Their perspectives of nature, however, are vastly different due to their circumstances regarding companionship and affection from companions. Victor Frankenstein describes nature as calming and it brings him great happiness when he is surrounded by nature because he himself is happy and adored by friends who surround him. Frankenstein has friends whom he holds strong bonds with where “harmony was the soul of [their] companionship, and the diversity and contrast that subsided [their] characters drew [them] nearer together” (29, Chapter 2). He is surrounded by companions that give him plenty of love and affection that in turn, bring him happiness and a favoring outlook on nature. Victor takes pleasure in wandering through various scenes of nature, feeling accepted by it, therefore, he can portray it as full of life and “awful and majestic” (82, Chapter 10).
The references made to nature throughout the novel affect the characters mood. “The very winds whispered in soothing accents, and maternal nature bade me we know more” (77). This quotation from the book shows the impact that nature expressed to Victor that made him feel relieved and happy. “My spirits were elevated by the enchanting and parents of nature; the past was blotted from my memory, the presence was tranquil, and the future gilded by bright rays of hope and anticipations of joy” (96).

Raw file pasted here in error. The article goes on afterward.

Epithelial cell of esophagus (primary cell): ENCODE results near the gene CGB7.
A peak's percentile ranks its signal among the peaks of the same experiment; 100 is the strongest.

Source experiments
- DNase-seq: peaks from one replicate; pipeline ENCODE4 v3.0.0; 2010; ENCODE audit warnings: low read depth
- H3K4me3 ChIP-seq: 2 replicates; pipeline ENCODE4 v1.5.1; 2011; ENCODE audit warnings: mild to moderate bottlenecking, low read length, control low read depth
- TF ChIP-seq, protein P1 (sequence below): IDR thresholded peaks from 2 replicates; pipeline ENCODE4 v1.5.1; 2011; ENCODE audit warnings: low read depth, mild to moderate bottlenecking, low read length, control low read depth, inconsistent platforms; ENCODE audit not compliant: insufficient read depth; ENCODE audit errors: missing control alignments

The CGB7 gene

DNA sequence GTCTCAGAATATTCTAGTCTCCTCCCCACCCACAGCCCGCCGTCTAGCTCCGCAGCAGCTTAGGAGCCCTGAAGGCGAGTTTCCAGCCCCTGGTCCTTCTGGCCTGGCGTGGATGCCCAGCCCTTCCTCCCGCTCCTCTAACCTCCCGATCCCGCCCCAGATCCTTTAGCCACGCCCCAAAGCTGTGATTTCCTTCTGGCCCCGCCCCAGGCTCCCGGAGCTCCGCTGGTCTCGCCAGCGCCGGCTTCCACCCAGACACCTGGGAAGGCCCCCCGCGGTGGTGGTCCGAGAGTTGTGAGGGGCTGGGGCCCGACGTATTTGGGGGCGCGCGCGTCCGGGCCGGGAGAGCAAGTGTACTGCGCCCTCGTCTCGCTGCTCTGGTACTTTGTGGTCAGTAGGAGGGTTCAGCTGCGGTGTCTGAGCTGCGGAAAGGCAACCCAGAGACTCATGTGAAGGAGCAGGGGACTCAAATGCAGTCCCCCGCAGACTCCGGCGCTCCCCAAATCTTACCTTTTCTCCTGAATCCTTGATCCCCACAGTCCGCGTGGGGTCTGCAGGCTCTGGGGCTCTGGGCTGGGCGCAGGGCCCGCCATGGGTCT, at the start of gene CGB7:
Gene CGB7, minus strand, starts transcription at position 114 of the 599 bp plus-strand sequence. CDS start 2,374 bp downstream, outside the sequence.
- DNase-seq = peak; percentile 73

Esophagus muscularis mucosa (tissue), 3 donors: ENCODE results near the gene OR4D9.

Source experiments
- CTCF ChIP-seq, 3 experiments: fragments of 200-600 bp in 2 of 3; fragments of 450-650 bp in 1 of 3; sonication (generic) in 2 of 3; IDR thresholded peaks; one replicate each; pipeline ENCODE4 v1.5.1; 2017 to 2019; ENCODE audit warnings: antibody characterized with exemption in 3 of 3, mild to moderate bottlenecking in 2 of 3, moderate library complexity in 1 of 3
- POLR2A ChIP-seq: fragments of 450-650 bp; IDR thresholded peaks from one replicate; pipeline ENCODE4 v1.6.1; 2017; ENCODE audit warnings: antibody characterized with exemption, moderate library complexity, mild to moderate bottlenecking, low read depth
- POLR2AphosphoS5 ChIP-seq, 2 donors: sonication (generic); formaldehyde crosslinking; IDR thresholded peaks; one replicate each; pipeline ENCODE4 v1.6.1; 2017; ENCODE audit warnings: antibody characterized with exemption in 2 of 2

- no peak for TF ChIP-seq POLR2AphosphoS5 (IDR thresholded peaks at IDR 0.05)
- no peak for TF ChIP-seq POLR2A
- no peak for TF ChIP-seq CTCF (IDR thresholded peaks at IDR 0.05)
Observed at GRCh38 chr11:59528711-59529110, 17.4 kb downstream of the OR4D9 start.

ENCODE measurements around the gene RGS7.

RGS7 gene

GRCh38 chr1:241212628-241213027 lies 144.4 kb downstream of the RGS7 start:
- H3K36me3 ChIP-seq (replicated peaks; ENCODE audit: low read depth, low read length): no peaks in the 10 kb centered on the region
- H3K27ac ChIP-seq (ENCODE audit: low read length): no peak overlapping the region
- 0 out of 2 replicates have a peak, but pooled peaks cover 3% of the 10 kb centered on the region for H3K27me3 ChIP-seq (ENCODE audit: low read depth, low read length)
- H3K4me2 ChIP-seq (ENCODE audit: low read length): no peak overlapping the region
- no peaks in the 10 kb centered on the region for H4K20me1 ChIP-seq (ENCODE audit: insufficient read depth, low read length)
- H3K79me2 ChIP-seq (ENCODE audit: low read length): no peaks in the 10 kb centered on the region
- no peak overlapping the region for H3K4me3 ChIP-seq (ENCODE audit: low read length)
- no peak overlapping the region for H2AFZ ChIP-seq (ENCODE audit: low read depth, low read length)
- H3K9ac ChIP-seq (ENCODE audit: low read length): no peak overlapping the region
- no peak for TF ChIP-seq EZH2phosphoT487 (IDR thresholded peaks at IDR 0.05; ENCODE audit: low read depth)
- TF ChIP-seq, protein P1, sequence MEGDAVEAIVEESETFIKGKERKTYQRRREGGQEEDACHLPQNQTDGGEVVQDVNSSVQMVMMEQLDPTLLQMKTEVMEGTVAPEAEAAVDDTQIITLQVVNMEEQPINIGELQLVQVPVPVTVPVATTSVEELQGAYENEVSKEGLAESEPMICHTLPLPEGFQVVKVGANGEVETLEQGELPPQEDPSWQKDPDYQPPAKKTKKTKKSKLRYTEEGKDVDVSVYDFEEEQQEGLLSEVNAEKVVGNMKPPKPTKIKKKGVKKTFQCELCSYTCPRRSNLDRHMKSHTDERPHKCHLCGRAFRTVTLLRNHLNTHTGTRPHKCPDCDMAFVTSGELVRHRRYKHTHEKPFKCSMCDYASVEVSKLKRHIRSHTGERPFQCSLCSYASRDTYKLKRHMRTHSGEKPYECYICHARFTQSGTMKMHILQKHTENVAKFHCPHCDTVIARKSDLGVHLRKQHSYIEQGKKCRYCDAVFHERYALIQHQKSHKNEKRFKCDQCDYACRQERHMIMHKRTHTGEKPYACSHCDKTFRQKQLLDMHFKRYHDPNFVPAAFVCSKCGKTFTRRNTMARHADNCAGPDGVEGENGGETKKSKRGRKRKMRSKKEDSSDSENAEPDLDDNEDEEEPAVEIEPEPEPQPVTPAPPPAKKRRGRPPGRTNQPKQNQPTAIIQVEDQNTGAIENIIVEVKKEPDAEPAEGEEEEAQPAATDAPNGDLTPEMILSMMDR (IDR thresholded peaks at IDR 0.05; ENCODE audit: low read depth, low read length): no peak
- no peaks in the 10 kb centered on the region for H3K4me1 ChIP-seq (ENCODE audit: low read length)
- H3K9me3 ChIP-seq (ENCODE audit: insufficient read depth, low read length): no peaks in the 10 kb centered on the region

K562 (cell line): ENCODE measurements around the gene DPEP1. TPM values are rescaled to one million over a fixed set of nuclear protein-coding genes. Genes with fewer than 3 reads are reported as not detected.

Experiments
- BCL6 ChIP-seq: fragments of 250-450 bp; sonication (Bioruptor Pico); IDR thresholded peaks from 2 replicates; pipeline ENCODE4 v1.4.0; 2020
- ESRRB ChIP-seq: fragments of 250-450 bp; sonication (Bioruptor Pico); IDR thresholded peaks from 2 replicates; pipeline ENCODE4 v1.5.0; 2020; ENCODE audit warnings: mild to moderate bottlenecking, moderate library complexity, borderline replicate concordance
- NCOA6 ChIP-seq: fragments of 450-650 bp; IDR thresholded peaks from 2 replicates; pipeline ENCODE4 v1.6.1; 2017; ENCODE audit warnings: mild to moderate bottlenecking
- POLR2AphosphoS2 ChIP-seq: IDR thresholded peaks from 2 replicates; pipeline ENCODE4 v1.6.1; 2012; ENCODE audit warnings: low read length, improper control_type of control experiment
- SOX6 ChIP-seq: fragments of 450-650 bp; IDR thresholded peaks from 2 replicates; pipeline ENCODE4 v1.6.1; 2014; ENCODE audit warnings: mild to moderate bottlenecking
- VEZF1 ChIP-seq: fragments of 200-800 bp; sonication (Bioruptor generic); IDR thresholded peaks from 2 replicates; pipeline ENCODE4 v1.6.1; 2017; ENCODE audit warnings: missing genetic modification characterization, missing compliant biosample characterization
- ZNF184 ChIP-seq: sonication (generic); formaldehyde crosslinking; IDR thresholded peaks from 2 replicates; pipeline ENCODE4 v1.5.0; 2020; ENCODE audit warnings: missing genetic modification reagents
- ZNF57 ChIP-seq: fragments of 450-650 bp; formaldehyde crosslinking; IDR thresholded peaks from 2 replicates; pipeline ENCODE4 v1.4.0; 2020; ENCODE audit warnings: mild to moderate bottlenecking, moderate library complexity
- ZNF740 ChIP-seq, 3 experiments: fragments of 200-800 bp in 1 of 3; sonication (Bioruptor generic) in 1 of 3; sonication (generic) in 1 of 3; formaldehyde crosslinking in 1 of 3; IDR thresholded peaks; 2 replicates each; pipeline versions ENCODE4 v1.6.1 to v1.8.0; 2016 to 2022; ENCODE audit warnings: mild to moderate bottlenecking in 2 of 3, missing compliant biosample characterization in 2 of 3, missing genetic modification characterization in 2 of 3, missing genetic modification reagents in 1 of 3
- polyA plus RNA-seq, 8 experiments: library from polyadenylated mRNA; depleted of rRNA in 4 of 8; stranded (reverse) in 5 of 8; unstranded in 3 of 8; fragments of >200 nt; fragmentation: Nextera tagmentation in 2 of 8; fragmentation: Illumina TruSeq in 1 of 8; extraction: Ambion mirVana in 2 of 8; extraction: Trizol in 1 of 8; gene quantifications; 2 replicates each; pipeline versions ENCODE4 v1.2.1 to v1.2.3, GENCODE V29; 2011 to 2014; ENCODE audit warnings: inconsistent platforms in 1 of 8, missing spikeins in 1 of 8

Numerous research has concluded that several emotional bonds exist between humanity and nature that can impact everything from attitude to anxiety. Novels of the romanticism period, a significant literary era that encompassed most European works written in the early 1800’s, are most known for describing the impacts that nature has on people and implying that unexpected consequences can arise out of this relationship; Mary Shelley’s Frankenstein is a prime example of such a novel. The prime conflict of this 1818 science-fiction story occurs between the titular character, Victor Frankenstein, and a monster he creates through his own scientific innovations. Because of Victor’s abandonment of the monster, it becomes intent on destroying the scientist’s
In the novel Frankenstein, by Mary Shelley, Robert Walton is on a voyage to discover unexplored knowledge. While on this journey he finds Victor Frankenstein, who tells the reader of his own journey to discover the unknown. In this novel, Mary Shelley employs literary devices such as repetition, imagery, and rhetorical questions to provide meaning to the audience. For example, the author uses repetition to emphasize Elizabeth’s confidence. Expressing her frustration with the situation Elizabeth repeats, “But she was innocent.